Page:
Words are powerful, but they’re also subtle. To understand what I mean, consider the two descriptions below:
This man is not especially tall, but his posture expresses strength and energy and his complexion radiates health. His penetrating eyes focus intently on individuals as he works his way down the line with an unhurried efficiency, clasping hands, touching arms, flashing a friendly smile. When he raises his hand, the crowd roars.
The man is dwarfed by his goons as he works the reception line, mechanically pumping hands. His squinty eyes sweep the crowd like daggers, as though sizing up the most gullible. His reddish, hatchet-like nose seems to be sniffing out opportunities and his oversize ears soak in the roar of the deluded masses.
Okay, the second paragraph may not seem very subtle, but would it surprise you to learn that both paragraphs are meant to describe the same political figure? (It doesn’t matter who; all political figures have similar traits, as well as friends and enemies.) Both are accurate in that they show a politician shaking hands at a rally. But you could not escape the impression that the first description is positive and the second is very negative. In other words, the paragraphs are slanted in opposite directions.
How is the effect achieved? Two ways:
- “Loaded” words – In the first paragraph, the man’s eyes are “penetrating”; in the second, they are “squinty.” In the first, his eyes “focus intently,” while in the second, they “size up.” In the first, his audience is a “crowd” (a neutral word); in the second, they are “deluded masses” (more like fighting words).
- Selective detail – The second writer uses the word “goons” to indicate the Secret Service detail and “dwarfed” to show that the President isn’t very tall. The President’s eyes sweep the crowd restlessly as though seeking some kind of angle or advantage. The writer reduces his “radiant” complexion to a “reddish” nose and chooses to mention the big ears rather than the friendly smile.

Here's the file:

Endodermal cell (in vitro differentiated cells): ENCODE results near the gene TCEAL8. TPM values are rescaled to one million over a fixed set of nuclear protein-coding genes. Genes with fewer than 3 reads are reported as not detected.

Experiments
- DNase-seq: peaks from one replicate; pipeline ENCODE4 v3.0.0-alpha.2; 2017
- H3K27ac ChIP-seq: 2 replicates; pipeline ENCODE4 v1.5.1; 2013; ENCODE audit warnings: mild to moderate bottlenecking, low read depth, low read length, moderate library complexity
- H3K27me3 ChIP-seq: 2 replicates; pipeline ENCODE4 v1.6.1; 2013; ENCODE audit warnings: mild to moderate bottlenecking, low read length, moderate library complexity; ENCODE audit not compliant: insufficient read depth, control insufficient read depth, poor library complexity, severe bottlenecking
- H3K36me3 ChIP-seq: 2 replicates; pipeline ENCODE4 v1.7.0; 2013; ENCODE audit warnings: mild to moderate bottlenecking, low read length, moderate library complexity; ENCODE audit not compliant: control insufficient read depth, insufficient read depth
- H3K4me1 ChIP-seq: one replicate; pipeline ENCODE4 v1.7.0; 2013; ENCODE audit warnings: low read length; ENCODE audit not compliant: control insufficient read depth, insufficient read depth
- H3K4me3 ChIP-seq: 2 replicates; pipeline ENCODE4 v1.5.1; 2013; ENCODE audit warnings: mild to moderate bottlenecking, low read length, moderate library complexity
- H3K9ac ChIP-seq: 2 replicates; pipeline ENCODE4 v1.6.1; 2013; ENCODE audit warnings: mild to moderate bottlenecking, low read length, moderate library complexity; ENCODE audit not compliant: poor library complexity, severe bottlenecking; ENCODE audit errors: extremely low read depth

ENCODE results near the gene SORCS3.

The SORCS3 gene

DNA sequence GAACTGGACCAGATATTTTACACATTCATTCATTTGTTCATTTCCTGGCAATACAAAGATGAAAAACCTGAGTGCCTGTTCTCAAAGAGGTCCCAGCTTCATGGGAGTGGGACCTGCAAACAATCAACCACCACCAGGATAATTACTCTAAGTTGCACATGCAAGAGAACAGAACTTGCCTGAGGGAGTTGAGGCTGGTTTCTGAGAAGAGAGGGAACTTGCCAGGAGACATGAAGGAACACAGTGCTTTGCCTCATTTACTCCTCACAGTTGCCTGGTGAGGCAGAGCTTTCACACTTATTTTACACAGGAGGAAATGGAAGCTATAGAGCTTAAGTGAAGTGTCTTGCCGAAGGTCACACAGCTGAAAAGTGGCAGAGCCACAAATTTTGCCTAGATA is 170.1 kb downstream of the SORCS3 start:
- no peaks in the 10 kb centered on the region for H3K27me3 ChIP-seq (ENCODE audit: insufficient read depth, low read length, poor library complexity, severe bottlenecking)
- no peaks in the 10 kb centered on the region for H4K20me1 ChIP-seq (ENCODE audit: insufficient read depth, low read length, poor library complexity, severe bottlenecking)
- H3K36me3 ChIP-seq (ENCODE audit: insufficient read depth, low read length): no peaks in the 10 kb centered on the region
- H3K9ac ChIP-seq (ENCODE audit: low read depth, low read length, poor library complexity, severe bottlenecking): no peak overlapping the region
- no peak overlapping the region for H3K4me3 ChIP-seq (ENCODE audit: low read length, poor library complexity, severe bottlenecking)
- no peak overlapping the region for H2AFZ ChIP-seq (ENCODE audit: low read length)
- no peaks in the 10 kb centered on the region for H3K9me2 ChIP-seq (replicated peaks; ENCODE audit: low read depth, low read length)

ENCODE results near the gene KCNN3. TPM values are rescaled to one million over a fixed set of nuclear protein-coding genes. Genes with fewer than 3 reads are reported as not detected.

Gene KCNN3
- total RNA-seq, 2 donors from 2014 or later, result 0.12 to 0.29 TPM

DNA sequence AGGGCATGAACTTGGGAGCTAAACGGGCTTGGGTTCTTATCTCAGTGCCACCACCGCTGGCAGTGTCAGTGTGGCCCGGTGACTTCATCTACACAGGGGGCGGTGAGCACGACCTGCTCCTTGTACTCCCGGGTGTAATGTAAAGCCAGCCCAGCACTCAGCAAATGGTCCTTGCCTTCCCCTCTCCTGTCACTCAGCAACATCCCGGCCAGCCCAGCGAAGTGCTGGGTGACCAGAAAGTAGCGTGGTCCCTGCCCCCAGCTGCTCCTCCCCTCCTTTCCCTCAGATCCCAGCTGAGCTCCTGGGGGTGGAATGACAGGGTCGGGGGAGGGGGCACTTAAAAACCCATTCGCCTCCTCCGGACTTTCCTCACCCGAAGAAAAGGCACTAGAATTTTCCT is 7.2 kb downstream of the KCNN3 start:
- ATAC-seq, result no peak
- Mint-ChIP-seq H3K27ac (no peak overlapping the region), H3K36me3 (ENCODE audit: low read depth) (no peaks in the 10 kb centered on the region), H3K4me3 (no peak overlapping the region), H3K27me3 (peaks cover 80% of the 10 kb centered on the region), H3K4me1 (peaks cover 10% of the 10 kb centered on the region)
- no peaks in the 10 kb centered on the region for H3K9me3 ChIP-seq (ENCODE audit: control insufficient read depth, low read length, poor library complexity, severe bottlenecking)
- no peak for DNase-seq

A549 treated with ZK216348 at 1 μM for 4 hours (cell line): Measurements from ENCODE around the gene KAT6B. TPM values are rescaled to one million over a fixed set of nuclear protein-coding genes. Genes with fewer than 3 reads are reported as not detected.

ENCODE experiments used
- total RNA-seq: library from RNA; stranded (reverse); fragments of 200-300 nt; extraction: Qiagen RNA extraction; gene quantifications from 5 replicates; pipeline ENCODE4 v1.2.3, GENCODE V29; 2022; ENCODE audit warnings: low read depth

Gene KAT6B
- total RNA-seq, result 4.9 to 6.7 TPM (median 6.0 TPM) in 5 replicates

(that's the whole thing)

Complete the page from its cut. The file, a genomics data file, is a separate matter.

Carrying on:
Try this. The first five adjectives in the list below are generally considered positive. The last five are more negative. Find a synonym for each of the first five words that carries a more negative “charge,” and do the opposite for the last five. Break out your thesaurus if you need a brain-jog.
While you have your thesaurus open, skim down the various entries for more adjectives, as well as nouns and verbs, that have both positive and negative connotations. You’ll find lots!
Now try another experiment. Write two paragraphs describing your own room, or another place that’s very familiar to you. For the first paragraph, choose words and details that communicate a feeling of comfort and peace (the well-read books or well-played computer games; the sunlight pouring through the east window, cozy nest of dirty clothes, etc). In the second, try to create an impression of discomfort and/or foreboding (the chaos of dirty clothes by the bed, the threat lurking behind the half-opened closet door, the unfinished algebra assignment on your desk). The second paragraph might be easier to do if you’re in one of those moods; if not, stretch your imagination.
If you really want to have fun, try describing someone in your family with a negative/positive slant. I’ll leave it up to you whether you let him or her read what you’ve written.